The theme of the week has been volatility, with sterling plunging following uncertainty over how the UK will navigate its way out of the EU. This has had a knock-on effect on other major currencies, making it difficult for individuals and companies with international payments, into and out of the UK, to budget accordingly, especially without the right strategy in place. It is crucial to mitigate your risk and minimise losses from unfavourable currency costs – to find out how, speak to your trader today.
Volatile week for sterling
In the week leading up to the referendum, sterling hit its highest level of the year against the US dollar. One week later, sterling remains close to the lowest level since 1985 against the US dollar whilst also hitting a fresh two-year low against the euro. Markets were relatively quiet during the middle part of the week, with sterling seeing two successive days of strength.
Thursday, however, saw sterling lose ground again as Bank of England (BoE) governor Mark Carney warned markets that the central bank may need to ease markets in the summer with either a fresh round of quantitative easing and/or a decision to cut interest rates.
Today sees the release of Purchasing Managers’ Index (PMI) data from the manufacturing industry which will show the level of growth in the sector throughout May.
Euro disappoints except against sterling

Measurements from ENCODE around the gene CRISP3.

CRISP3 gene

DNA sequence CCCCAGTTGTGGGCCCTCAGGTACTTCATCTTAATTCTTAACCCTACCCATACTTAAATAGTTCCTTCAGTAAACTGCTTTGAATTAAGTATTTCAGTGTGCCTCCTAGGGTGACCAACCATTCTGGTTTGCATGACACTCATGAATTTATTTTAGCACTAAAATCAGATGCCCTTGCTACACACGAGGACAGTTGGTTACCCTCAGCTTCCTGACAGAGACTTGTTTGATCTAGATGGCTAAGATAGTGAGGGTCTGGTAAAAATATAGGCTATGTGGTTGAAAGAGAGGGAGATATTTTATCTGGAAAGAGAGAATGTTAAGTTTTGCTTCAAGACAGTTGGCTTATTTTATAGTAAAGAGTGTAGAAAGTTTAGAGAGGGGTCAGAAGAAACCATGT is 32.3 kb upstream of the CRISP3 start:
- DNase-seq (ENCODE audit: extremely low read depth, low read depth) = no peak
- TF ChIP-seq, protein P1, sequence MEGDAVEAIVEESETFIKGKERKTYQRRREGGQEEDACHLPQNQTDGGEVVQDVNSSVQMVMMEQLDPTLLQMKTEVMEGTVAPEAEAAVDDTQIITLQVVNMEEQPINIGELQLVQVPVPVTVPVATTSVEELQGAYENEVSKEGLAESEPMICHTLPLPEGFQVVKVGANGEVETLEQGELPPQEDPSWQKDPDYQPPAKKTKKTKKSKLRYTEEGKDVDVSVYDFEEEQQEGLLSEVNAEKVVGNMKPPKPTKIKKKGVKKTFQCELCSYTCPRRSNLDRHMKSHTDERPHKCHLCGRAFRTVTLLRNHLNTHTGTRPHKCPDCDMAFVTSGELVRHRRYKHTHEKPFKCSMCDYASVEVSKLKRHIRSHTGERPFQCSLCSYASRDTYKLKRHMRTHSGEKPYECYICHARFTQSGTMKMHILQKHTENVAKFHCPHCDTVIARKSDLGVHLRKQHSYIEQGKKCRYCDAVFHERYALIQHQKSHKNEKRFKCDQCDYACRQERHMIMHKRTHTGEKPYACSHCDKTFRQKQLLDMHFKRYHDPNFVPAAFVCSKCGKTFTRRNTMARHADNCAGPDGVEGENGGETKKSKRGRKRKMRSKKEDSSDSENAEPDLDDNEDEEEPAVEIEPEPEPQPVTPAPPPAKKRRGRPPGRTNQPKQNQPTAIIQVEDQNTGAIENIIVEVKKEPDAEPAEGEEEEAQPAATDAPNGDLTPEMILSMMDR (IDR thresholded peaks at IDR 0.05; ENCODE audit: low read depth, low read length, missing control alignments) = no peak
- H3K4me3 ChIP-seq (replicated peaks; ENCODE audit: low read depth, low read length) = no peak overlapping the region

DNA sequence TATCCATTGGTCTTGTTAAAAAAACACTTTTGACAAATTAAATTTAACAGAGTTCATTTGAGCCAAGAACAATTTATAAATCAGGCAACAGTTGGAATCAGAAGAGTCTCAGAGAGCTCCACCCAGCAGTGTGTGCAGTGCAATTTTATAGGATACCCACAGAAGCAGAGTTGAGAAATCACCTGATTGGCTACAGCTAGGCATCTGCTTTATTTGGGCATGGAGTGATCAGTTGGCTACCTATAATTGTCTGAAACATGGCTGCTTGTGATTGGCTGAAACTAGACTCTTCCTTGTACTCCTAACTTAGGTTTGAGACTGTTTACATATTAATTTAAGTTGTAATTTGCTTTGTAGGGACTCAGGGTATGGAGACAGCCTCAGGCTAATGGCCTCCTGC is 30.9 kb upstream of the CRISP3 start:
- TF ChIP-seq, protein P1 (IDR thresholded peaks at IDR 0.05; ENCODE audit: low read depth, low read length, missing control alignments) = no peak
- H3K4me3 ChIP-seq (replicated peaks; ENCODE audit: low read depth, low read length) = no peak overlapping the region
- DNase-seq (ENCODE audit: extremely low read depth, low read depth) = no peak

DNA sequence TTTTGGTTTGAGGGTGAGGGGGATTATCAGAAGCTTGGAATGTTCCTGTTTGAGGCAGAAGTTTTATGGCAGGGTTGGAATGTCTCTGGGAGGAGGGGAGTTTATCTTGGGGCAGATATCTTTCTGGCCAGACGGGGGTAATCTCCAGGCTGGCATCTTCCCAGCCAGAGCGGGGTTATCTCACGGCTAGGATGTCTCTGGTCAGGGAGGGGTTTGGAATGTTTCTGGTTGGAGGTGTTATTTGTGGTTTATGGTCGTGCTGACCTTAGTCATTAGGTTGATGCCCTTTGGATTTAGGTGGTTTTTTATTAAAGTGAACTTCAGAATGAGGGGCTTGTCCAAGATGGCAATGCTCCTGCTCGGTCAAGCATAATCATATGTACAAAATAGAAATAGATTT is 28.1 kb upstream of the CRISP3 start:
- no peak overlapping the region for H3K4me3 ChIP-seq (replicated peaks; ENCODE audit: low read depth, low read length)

The euro had a slightly disappointing day on the whole yesterday, apart from against sterling where the single currency saw significant gains. The euro only gained against sterling as the Bank of England (BoE) Governor, Mark Carney, mentioned that loosening of monetary policy might well be on the cards following the referendum vote.
The euro struggled after this against its major pairs as the European Central Bank (ECB) may take a similar stance to counter an expected slowdown for the European economy. Flash Consumer Price Index (CPI) figures did slightly beat expectations at 0.1% following last month’s -0.1%, seeing the Eurozone out of a deflationary period.
This afternoon we have unemployment figures from the Eurozone. These are anticipated to show a slight drop from 10.2% to 10.1%; in the past 12 months unemployment has slowly been dropping, a positive sign for the economy.
US dollar largely dictated by sterling
It was a relatively quiet week in terms of US data, with the majority of movement seen in the markets dictated by sterling. Tuesday saw the release of the final US Gross Domestic Product (GDP) figure – a measure of growth – which was revised up and gave the US dollar some temporary strength, mostly seen against the Euro.
Consumer Confidence was also on the up, to five-month highs. Personal spending figures came out as expected, falling against the previous month, followed by personal income data, which moved in the same direction. Weekly unemployment claims data, on the other hand, showed yet another positive figure.
Today we can look forward to the ISM Manufacturing Purchasing Managers’ Index (PMI), which is expected to remain level compared to the previous month.
Boost for Chinese yuan from sterling
The Chinese yuan was boosted yesterday, gaining nearly 2% against the sterling – though admittedly on a day in which sterling struggled. China’s steel futures jumped to the highest levels in seven weeks, after the Government announced that it was going to expand the nation’s railways. This, coupled with the increase in the price of oil over the last few days, has seen the yuan return to the best time to sell this year.